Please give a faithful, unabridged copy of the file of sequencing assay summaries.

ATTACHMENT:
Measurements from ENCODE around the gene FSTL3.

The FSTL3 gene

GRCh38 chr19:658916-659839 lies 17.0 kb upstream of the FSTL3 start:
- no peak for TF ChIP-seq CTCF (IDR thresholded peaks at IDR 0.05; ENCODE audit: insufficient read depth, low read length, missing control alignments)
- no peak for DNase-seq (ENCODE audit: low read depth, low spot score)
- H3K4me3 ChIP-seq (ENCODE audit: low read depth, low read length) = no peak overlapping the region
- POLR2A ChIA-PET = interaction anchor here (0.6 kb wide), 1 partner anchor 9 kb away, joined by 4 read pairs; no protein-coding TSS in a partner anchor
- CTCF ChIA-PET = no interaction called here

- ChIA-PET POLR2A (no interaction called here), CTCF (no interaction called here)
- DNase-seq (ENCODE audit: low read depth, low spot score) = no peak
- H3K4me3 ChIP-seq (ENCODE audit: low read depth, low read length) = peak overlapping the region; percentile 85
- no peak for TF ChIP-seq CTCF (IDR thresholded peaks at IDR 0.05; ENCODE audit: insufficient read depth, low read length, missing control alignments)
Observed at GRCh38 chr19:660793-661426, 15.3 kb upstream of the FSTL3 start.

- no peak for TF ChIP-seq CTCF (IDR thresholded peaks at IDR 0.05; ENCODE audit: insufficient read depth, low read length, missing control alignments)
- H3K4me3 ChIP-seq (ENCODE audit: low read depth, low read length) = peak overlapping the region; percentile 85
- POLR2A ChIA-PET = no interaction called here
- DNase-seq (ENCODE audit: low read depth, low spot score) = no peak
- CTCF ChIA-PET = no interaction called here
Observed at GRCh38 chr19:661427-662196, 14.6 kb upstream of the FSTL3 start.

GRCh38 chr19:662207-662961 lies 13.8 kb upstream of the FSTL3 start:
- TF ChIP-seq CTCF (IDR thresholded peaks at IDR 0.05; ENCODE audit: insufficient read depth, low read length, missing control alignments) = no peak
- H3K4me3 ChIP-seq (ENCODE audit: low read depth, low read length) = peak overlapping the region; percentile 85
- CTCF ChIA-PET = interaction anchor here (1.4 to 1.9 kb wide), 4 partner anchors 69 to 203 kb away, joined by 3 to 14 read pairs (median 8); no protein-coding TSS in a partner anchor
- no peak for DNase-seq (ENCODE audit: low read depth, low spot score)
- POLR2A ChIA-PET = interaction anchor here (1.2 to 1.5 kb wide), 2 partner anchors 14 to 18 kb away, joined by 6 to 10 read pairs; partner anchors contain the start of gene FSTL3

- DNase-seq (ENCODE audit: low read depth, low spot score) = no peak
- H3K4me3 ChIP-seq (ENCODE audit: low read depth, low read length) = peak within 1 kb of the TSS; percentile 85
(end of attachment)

Measurements from ENCODE around the gene FSTL3.

The FSTL3 gene

GRCh38 chr19:658916-659839 lies 17.0 kb upstream of the FSTL3 start:
- no peak for TF ChIP-seq CTCF (IDR thresholded peaks at IDR 0.05; ENCODE audit: insufficient read depth, low read length, missing control alignments)
- no peak for DNase-seq (ENCODE audit: low read depth, low spot score)
- H3K4me3 ChIP-seq (ENCODE audit: low read depth, low read length) = no peak overlapping the region
- POLR2A ChIA-PET = interaction anchor here (0.6 kb wide), 1 partner anchor 9 kb away, joined by 4 read pairs; no protein-coding TSS in a partner anchor
- CTCF ChIA-PET = no interaction called here

- ChIA-PET POLR2A (no interaction called here), CTCF (no interaction called here)
- DNase-seq (ENCODE audit: low read depth, low spot score) = no peak
- H3K4me3 ChIP-seq (ENCODE audit: low read depth, low read length) = peak overlapping the region; percentile 85
- no peak for TF ChIP-seq CTCF (IDR thresholded peaks at IDR 0.05; ENCODE audit: insufficient read depth, low read length, missing control alignments)
Observed at GRCh38 chr19:660793-661426, 15.3 kb upstream of the FSTL3 start.

- no peak for TF ChIP-seq CTCF (IDR thresholded peaks at IDR 0.05; ENCODE audit: insufficient read depth, low read length, missing control alignments)
- H3K4me3 ChIP-seq (ENCODE audit: low read depth, low read length) = peak overlapping the region; percentile 85
- POLR2A ChIA-PET = no interaction called here
- DNase-seq (ENCODE audit: low read depth, low spot score) = no peak
- CTCF ChIA-PET = no interaction called here
Observed at GRCh38 chr19:661427-662196, 14.6 kb upstream of the FSTL3 start.

GRCh38 chr19:662207-662961 lies 13.8 kb upstream of the FSTL3 start:
- TF ChIP-seq CTCF (IDR thresholded peaks at IDR 0.05; ENCODE audit: insufficient read depth, low read length, missing control alignments) = no peak
- H3K4me3 ChIP-seq (ENCODE audit: low read depth, low read length) = peak overlapping the region; percentile 85
- CTCF ChIA-PET = interaction anchor here (1.4 to 1.9 kb wide), 4 partner anchors 69 to 203 kb away, joined by 3 to 14 read pairs (median 8); no protein-coding TSS in a partner anchor
- no peak for DNase-seq (ENCODE audit: low read depth, low spot score)
- POLR2A ChIA-PET = interaction anchor here (1.2 to 1.5 kb wide), 2 partner anchors 14 to 18 kb away, joined by 6 to 10 read pairs; partner anchors contain the start of gene FSTL3

- DNase-seq (ENCODE audit: low read depth, low spot score) = no peak
- H3K4me3 ChIP-seq (ENCODE audit: low read depth, low read length) = peak within 1 kb of the TSS; percentile 85